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Immune cells engineered in lab to resist HIV infection, Stanford study shows

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Researchers-at-the-Stanford-University-School-of-Medicine-have-found-

Researchers at the Stanford University School of Medicine have found a novel way to engineer key cells of the immune system so they remain resistant to infection with HIV, the virus that causes AIDS.

A new study describes the use of a kind of molecular scissors to cut and paste a series of HIV-resistant genes into T cells, specialized immune cells targeted by the AIDS virus. The genome editing was made in a gene that the virus uses to gain entry into the cell. By inactivating a receptor gene and inserting additional anti-HIV genes, the virus was blocked from entering the cells, thus preventing it from destroying the immune system, said Matthew Porteus, MD, an associate professor of pediatrics at Stanford and a pediatric hematologist/oncologist at Lucile Packard Children’s Hospital.

“We inactivated one of the receptors that HIV uses to gain entry and added new genes to protect against HIV, so we have multiple layers of protection — what we call stacking,” said Porteus, the study’s principal investigator. “We can use this strategy to make cells that are resistant to both major types of HIV.”

He said the new approach, a form of tailored gene therapy, could ultimately replace drug treatment, in which patients have to take multiple medications daily to keep the virus in check and prevent the potentially fatal infections wrought by AIDS. The work was done in the laboratory, and clinical trials would still be needed to determine whether the approach would work as a therapy.

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“Providing an infected person with resistant T cells would not cure their viral infection,” said Sara Sawyer, PhD, assistant professor of molecular genetics and microbiology at the University of Texas-Austin and a co-author of the study. “However, it would provide them with a protected set of T cells that would ward off the immune collapse that typically gives rise to AIDS.”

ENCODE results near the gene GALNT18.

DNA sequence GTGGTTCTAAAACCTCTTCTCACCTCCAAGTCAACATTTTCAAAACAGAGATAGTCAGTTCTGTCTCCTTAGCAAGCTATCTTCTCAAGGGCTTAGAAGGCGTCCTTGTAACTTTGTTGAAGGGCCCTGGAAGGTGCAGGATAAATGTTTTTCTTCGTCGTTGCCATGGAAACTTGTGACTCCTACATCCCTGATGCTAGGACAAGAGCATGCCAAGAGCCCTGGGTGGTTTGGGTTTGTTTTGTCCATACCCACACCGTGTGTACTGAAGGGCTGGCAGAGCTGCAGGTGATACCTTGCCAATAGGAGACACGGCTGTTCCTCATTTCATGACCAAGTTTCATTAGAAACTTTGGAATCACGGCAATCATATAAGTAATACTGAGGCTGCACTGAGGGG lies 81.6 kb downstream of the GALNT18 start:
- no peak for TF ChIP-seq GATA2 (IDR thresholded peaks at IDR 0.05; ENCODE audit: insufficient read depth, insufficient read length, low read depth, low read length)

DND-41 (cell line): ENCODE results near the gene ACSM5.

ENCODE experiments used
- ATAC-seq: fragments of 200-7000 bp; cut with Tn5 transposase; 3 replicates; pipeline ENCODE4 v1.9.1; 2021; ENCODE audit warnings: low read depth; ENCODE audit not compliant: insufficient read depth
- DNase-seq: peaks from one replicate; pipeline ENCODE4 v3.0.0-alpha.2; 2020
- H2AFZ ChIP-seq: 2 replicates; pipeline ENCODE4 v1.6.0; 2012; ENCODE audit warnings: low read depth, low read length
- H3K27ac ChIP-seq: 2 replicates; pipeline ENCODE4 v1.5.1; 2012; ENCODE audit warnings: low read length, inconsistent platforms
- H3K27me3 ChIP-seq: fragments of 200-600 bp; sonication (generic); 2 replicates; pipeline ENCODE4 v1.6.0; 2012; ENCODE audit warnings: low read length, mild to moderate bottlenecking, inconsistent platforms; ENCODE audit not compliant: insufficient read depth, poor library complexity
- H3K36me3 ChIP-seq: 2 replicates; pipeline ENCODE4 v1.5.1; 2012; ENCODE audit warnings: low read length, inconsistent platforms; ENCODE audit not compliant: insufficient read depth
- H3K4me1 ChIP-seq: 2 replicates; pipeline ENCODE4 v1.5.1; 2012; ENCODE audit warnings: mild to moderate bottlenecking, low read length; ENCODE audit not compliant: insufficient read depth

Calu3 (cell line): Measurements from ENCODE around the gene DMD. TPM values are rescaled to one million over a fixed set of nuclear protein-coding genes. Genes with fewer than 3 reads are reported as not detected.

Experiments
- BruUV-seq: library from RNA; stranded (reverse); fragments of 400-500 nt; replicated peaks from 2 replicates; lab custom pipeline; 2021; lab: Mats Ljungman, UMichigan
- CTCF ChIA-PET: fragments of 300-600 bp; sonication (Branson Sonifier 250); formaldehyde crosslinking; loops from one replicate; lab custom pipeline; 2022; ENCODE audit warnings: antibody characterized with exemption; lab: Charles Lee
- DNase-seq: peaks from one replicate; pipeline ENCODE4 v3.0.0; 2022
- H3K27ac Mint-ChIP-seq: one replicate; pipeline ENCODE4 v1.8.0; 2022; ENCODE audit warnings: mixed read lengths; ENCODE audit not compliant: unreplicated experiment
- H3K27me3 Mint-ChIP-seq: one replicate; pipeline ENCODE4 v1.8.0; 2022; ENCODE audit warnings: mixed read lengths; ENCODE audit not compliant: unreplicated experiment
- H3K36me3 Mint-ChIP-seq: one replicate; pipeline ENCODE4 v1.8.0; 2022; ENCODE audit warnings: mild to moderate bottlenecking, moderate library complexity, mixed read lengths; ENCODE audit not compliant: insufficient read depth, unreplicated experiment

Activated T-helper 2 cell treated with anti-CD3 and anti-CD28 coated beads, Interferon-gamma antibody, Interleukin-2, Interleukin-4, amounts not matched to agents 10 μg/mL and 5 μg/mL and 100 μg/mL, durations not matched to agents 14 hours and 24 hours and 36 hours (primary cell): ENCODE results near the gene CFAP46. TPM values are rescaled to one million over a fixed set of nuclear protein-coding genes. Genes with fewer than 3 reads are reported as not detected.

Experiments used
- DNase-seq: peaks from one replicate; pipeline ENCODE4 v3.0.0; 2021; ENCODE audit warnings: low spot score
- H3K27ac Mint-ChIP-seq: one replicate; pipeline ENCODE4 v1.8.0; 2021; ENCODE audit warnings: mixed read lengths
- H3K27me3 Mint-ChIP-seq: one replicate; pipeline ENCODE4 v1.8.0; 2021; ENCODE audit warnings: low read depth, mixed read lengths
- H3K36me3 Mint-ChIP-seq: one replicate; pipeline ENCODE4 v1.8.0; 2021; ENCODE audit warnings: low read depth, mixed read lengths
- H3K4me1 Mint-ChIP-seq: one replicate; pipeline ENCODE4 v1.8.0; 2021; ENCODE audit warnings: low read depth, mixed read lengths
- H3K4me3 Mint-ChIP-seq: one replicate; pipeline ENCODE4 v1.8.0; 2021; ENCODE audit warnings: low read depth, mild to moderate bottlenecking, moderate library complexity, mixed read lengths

The study was published in the Jan. 22 issue of Molecular Therapy.

One of the big challenges in treating AIDS is that the virus is notorious for mutating, so patients must be treated with a cocktail of drugs — known as highly active antiretroviral therapy or HAART — which hit it at various stages of the replication process. The researchers were able to get around that problem with a new, multi-pronged genetic attack that blocks HIV on several fronts. Essentially, they hope to mimic HAART through genetic manipulation.

The technique hinges on the fact that the virus typically enters T cells by latching onto one of two surface proteins known as CCR5 and CXCR4. Some of the latest drugs now used in treatment work by interfering with these receptors’ activity. A small number of people carry a mutation in CCR5 that makes them naturally resistant to HIV. One AIDS patient with leukemia, now famously known as the Berlin patient, was cured of HIV when he received a bone marrow transplant from a donor who had the resistant CCR5 gene.

Scientists at Sangamo BioSciences in Richmond, Calif., have developed a technique using a protein that recognizes and binds to the CCR5 receptor gene, genetically modifying it to mimic the naturally resistant version. The technique uses a zinc finger nuclease, a protein that can break up pieces of DNA, to effectively inactivate the receptor gene. The company is now testing its CCR5-resistant genes in phase-1 and -2 trials with AIDS patients at the University of Pennsylvania.